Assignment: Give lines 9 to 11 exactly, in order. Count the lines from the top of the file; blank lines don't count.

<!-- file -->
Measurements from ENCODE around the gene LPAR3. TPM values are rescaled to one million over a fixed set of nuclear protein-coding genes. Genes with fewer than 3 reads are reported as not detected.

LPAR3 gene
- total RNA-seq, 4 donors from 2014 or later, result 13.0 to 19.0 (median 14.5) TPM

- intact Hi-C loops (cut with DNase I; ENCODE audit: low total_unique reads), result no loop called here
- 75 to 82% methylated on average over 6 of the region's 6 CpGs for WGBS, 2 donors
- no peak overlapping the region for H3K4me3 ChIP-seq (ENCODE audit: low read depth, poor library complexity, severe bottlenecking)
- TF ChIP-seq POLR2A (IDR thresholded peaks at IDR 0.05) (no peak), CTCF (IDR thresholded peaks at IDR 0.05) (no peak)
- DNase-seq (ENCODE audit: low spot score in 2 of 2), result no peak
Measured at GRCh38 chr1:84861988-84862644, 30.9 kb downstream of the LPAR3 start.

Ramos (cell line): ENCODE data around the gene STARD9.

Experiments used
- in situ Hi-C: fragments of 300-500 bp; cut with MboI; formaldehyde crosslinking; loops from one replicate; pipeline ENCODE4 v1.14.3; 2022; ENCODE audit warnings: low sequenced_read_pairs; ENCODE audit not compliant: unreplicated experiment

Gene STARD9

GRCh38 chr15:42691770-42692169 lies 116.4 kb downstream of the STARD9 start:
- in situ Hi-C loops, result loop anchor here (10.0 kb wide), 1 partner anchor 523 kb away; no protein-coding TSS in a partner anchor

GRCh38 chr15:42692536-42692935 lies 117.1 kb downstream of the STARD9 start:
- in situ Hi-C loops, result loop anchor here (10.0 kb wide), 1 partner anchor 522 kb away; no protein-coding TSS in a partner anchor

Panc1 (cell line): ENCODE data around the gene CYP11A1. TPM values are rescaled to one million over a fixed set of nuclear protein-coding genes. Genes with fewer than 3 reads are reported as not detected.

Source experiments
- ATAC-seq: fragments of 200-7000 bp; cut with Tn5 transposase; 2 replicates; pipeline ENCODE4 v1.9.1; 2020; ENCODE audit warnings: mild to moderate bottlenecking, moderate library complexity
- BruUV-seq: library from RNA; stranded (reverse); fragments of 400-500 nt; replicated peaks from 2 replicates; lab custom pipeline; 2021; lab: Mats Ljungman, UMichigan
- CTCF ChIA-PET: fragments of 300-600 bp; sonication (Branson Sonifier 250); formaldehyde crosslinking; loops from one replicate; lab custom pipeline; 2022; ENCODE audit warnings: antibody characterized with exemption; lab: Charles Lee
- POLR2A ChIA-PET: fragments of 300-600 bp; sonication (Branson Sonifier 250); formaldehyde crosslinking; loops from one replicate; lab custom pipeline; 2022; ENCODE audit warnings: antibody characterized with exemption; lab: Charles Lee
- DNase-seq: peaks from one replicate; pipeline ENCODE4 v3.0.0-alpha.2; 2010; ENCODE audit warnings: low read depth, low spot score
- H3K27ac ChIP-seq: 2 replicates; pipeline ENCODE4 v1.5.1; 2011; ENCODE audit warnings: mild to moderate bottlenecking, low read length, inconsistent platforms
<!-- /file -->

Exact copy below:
Measured at GRCh38 chr1:84861988-84862644, 30.9 kb downstream of the LPAR3 start.

Ramos (cell line): ENCODE data around the gene STARD9.

Experiments used